Between the banquet, the dance and the after-party, the costs involved in high school graduations are sky-high. But this year, a Camrose principal wants to make sure cost doesn’t deter any of her students from celebrating their accomplishment.
Laura Swanson is the principal of the Camrose Outreach School. This year, it expects to have about 15 students graduate. She says in the past, she’s had students not go because they can’t afford dress clothes. That’s why she started the Princess Project.
“I just give grad dresses to girls who are graduating who otherwise maybe wouldn’t be able to afford a grad dress,” Swanson explained.
“Grad is expensive,” said student Shawny Paliuk.
“It was good to just try on any dress you wanted.”
The first donation to the project came from a local clothing shop, Tish’s Fashions. They just kept pouring in from there.
“I’ve got dresses from Forestburg, the Daysland area, from people in the Beaumont area that have heard about the project, Wetaskiwin,” Swanson said.
It’s not just dresses, either.
“The generosity of people has just been overwhelming. I have people donating things like jewelry, I’ve had people donating shoes.”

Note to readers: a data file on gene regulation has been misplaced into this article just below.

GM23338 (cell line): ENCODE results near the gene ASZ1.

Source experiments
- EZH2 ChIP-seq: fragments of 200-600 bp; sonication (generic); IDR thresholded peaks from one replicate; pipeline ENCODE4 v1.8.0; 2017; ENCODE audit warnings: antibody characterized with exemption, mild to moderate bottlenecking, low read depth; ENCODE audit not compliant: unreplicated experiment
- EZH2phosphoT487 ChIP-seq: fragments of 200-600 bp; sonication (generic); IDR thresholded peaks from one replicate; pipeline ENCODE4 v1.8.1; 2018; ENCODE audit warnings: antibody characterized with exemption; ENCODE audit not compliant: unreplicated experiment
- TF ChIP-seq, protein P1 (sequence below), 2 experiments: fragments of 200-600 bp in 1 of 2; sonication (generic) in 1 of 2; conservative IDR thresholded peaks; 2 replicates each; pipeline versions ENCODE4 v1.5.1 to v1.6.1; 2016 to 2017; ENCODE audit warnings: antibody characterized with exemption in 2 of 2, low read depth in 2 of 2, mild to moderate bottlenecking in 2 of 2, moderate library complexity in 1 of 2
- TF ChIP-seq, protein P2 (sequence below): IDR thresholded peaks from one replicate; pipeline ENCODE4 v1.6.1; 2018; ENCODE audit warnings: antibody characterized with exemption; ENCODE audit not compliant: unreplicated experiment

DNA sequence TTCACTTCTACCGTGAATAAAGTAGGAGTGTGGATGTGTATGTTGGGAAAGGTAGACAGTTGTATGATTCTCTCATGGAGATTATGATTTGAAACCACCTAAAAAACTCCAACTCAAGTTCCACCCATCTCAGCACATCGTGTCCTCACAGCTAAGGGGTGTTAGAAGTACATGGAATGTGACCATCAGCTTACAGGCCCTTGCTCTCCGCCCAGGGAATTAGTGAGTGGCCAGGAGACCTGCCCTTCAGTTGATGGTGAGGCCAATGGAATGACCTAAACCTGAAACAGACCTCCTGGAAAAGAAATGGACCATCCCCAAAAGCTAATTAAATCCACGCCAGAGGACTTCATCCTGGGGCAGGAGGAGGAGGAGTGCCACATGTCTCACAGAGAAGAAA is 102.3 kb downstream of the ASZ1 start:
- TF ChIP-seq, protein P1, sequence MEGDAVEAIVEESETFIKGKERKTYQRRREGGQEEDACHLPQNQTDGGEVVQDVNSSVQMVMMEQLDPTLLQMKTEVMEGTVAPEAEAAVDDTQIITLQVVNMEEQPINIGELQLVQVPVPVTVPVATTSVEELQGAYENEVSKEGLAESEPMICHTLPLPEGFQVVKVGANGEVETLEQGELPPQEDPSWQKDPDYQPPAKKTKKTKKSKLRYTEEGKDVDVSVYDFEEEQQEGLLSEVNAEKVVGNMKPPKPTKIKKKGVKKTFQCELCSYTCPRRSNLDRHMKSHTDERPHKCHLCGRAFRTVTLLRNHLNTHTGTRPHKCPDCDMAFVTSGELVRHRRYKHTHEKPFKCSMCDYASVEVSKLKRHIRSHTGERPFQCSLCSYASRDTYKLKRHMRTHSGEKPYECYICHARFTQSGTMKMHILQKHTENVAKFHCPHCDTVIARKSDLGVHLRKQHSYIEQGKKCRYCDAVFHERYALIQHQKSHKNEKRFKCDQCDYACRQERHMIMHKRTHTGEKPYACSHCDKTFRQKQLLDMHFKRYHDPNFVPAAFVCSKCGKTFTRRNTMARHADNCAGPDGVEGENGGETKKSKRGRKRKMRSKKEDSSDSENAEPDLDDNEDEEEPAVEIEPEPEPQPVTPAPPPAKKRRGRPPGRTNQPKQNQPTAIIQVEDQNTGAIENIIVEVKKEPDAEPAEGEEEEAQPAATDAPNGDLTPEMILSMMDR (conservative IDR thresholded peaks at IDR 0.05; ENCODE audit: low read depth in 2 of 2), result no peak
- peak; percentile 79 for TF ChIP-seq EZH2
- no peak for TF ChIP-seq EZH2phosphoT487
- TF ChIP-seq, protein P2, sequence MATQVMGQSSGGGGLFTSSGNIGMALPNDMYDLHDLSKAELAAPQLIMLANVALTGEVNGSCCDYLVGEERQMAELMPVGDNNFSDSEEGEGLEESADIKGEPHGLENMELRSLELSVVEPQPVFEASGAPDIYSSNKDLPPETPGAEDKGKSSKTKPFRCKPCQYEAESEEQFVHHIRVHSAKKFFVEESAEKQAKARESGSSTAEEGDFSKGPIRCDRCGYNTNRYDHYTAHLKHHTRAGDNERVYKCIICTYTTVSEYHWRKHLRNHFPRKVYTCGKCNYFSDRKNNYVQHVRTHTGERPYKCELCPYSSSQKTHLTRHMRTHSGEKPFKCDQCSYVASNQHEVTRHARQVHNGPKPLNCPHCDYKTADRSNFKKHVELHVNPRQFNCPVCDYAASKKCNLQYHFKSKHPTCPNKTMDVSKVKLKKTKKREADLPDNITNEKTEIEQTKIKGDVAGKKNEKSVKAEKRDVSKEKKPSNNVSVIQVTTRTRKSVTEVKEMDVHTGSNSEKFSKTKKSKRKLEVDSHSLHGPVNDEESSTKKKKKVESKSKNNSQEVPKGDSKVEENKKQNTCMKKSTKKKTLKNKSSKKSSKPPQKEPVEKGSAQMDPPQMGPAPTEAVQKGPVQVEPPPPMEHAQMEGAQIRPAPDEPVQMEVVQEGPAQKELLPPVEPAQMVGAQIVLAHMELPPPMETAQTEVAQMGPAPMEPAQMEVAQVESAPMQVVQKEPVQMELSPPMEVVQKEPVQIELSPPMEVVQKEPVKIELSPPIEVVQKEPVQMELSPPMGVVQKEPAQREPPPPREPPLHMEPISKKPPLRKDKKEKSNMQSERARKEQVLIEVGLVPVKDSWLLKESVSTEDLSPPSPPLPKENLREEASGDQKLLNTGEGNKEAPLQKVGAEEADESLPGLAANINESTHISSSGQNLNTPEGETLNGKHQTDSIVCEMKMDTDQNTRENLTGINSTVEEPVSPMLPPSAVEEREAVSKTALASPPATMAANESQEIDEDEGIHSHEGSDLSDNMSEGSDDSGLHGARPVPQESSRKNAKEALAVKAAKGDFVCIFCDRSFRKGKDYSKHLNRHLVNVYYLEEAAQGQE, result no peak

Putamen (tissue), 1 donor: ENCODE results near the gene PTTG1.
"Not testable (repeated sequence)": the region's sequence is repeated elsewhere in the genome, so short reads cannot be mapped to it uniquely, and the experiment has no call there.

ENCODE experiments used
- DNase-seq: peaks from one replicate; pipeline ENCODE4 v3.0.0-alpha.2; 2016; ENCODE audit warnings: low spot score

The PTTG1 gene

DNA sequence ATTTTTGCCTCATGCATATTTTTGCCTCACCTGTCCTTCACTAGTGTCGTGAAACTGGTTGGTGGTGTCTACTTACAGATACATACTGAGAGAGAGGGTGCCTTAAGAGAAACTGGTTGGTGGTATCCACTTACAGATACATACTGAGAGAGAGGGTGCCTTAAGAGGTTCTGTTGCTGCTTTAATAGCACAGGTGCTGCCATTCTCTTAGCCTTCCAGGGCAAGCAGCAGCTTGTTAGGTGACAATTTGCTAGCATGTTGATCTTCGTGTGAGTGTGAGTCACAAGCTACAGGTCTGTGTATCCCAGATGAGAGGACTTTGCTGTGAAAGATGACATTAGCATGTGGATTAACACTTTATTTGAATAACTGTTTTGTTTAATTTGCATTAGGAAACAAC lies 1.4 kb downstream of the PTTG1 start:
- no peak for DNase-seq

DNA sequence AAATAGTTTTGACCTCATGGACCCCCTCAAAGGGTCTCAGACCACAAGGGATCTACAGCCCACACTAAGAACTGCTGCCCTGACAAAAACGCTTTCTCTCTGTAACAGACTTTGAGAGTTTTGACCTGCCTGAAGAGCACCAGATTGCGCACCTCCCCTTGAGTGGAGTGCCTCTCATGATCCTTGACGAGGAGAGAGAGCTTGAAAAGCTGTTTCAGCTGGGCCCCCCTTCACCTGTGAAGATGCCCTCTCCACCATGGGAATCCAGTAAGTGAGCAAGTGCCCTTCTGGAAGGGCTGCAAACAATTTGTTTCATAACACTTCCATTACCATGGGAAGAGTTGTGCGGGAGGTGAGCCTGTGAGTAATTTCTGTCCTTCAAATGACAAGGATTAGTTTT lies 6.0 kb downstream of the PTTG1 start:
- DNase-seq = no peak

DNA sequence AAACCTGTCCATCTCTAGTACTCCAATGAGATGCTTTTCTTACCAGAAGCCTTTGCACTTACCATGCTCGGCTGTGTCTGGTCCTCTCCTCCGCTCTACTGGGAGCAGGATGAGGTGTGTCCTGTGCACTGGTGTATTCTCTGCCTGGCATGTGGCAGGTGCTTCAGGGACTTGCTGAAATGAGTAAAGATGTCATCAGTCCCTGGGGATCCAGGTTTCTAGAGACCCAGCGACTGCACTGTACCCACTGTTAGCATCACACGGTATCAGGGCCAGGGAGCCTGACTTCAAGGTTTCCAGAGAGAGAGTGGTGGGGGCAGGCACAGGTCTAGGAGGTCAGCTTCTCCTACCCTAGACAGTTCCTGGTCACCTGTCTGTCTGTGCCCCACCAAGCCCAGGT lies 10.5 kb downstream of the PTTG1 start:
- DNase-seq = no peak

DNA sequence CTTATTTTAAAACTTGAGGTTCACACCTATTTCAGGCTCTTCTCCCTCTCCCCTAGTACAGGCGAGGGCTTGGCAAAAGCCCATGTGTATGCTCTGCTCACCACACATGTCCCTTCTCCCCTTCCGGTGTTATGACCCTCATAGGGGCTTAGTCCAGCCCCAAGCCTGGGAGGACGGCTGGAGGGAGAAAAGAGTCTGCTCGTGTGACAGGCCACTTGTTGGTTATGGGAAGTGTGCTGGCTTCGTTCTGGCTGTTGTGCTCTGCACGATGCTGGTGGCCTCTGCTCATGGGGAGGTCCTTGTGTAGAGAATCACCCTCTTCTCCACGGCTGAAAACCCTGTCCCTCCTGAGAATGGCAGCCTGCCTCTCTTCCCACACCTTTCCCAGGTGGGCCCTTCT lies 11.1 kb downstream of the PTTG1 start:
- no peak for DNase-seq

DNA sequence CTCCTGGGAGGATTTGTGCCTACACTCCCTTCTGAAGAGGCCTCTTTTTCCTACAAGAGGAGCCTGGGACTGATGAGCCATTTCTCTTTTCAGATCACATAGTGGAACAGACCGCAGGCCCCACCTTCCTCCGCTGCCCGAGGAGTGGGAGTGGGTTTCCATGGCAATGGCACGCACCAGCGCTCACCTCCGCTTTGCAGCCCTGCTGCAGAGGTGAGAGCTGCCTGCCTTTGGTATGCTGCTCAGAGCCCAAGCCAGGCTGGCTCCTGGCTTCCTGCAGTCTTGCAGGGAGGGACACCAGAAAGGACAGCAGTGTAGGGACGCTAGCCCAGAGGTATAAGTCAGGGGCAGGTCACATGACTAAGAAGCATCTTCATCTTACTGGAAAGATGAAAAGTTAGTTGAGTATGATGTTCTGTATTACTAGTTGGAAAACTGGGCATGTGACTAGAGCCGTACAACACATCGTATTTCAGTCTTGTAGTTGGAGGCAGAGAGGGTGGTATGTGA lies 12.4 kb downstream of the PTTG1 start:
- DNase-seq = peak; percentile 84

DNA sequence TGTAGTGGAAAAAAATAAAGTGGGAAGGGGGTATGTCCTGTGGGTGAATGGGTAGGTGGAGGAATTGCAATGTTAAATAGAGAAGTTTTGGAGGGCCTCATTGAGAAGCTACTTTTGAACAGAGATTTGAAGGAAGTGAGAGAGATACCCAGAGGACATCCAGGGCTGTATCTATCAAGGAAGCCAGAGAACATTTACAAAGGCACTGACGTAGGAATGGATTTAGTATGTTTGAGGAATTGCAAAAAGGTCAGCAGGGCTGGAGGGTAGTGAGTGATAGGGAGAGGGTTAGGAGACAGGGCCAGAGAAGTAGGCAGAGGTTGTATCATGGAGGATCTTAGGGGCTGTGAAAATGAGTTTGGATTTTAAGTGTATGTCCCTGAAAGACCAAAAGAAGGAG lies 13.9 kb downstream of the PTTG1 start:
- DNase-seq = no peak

Everything donated is given away free of charge, and for someone like 19-year-old Brandy Tyhy, that’s key.
“I moved here six or seven months ago as a homeless youth and I stay at a shelter here in Camrose,” she explained.
If she didn’t get a dress from the Princess Project, she wouldn’t have gone to grad at all.
“I would’ve just had casual street clothes. Everyone has dresses or tuxedos,” she said.
For Swanson, it’s a labour of love.
“I just want them to all get the same opportunity as everybody else and feel special for that day of grad. It’s a big day for everybody,” she said.
“They might try on four or five or six dresses, but you always know which one is going to be the one because their whole face changes. They’re done and it’s like, ‘Are you going to say yes to the dress?'”
Currently, students are being referred to Swanson by their teachers, but she says she’s open to helping grads in need from anywhere — not just Camrose.
Even though this is just the first year for the Princess Project, she’s hopeful it won’t be the last.
“I have no intentions of seeing this come to an end.”
Swanson is hoping that in the future she will also get donations of dress clothes for young men as well.
Her kindness is appreciated by the graduates.
“Thank you, so much,” Tyhy said.
“It means the world to me to actually be able to graduate, make my family proud of me.”
To donate or identify a graduate in need, email email@example.com